New order outlines revised rules on implementing remote work
Employers across the Philippines are being urged to adopt telecommuting programmes by the Department of Labour and Employment (DOLE), following the release of revised implementing rules and regulations (IRR) in the Telecommuting Law.
Under Department Order 237, the revised IRR in the Telecommuting Law defines an ‘alternative workplace’ and a ‘regular workplace’.
"Alternative workplace refers to any location where work, through the use of telecommunication and/or computer technology is performed at a location away from the principal place of business of the employer," read the order.
On the other hand, it defines a regular workplace as the place of business, or any branch provided by the employer where employees carry out work.
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It also defined telecommuting as a "work arrangement that allows an employee to work from an alternative workplace, in whole or in part, with the use of telecommunication and/or computer technologies."
The order sets forth that the "terms and conditions of telecommuting shall not be less than the minimum labour standards." It clarified that telecommuting employees are "not considered field personnel except when their actual hours of work cannot be determined with reasonable certainty." According to the order, telecommuting employees should be given the same treatment as those comparable workers who are at the regular workplace. They are also entitled to rest days, regular holidays, and special non-working days.
"The employer shall also ensure that measures are taken, as much as reasonably possible, to prevent the telecommuting employee from being isolated from the rest of the working community in the company," said the order.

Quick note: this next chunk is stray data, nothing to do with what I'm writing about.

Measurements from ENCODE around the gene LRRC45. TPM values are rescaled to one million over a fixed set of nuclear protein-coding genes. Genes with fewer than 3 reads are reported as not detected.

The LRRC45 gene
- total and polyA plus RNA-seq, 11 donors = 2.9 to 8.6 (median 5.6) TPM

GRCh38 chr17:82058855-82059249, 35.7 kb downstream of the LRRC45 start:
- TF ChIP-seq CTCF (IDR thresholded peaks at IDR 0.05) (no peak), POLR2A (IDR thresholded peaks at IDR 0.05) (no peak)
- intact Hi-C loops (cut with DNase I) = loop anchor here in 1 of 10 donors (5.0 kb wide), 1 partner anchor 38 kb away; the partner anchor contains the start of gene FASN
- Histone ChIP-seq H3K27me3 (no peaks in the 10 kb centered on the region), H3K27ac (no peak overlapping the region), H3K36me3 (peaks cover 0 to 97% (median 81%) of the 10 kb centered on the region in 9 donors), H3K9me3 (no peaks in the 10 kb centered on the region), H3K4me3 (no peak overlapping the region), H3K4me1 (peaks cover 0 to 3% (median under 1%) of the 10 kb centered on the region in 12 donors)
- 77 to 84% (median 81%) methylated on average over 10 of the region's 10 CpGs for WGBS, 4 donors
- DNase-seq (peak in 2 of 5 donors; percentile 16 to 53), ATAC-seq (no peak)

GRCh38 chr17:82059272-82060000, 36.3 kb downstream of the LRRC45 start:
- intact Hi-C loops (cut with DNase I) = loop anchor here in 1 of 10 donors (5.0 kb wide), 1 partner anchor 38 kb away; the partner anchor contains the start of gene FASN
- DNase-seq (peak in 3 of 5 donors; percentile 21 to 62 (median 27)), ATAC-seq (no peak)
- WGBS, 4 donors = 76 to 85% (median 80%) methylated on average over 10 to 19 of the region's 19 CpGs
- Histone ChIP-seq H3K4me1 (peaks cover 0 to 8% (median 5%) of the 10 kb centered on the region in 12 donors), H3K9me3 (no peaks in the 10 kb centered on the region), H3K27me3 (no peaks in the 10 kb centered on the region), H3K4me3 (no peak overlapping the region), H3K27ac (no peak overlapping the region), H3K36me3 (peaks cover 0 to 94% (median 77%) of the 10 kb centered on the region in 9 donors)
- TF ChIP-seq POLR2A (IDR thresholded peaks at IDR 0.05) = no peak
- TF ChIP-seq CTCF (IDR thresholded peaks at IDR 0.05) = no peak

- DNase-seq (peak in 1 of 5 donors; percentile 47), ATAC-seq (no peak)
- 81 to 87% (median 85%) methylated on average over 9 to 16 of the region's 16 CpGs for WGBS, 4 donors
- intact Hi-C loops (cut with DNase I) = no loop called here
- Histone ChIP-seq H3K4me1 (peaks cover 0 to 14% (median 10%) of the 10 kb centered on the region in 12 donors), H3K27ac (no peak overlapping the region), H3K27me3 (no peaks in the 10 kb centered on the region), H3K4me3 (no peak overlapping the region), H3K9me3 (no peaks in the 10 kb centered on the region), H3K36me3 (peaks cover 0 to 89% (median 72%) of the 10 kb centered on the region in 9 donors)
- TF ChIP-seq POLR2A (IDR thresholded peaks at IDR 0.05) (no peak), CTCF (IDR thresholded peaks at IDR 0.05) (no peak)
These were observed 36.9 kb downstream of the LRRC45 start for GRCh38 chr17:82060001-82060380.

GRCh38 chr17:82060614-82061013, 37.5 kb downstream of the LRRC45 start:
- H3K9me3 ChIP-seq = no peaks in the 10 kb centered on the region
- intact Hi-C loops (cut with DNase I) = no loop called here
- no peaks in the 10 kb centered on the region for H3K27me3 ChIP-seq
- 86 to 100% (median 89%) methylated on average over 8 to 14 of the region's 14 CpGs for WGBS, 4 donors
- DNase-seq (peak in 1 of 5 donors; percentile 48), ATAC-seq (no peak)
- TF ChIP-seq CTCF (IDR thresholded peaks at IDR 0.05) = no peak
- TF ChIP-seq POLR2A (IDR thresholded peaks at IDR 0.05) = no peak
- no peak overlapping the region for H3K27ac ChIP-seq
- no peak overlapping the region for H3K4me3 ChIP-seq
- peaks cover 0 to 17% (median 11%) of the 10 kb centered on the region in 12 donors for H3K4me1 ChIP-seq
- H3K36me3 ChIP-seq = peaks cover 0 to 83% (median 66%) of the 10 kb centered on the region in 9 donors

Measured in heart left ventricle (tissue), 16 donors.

Implementing a telecommuting programme
Under the revised IRR, employers may offer workers a telecommuting programme, that both parties can agree upon, on a voluntary basis. An employee may also propose a telecommuting programme to their employer.
"The telecommuting programme may be in the form of a separate policy, or incorporated into existing policies or employment contracts," said the department order, as long as there is proof that the employer and employee voluntarily agreed to it.
The department order added that telecommuting programmes must contain provisions on acceptable alternative workplaces, minimum requirements of computer hardware and software, performance evaluation, code of conduct, data protection, and emergency protocols, among others.
The duration of the programme must also be specified, according to the order, while a machinery to address grievances must be provided.
Message to employers
Labour Secretary Bienvenido Laguesma, who signed the order, said that the revised rules "clarify and adequately address issues and concerns of the telecommuting sector." The secretary then urged employers and workers to "jointly adopt and implement telecommuting programs that are based on voluntariness and mutual consent."
"This aims to sustain our efforts for economic recovery," he said.
The new department order came days after the Fiscal Incentives Review Board allowed the transfer of Information Technology and Business Processing Management companies to the Board of Investments in a bid to resolve the sector's tax incentive issues confounded by remote working arrangements.